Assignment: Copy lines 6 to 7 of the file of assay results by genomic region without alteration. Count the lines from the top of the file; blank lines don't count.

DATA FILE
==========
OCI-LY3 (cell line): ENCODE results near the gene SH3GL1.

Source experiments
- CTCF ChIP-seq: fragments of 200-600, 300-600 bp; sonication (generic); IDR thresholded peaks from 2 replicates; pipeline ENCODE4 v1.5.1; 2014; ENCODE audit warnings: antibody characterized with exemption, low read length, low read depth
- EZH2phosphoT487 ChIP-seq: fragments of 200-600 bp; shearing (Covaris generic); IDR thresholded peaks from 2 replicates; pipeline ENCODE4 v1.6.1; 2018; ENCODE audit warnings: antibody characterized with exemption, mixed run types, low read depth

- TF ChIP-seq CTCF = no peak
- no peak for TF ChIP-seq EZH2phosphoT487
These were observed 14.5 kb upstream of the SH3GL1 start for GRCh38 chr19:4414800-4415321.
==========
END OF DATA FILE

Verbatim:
- no peak for TF ChIP-seq EZH2phosphoT487
These were observed 14.5 kb upstream of the SH3GL1 start for GRCh38 chr19:4414800-4415321.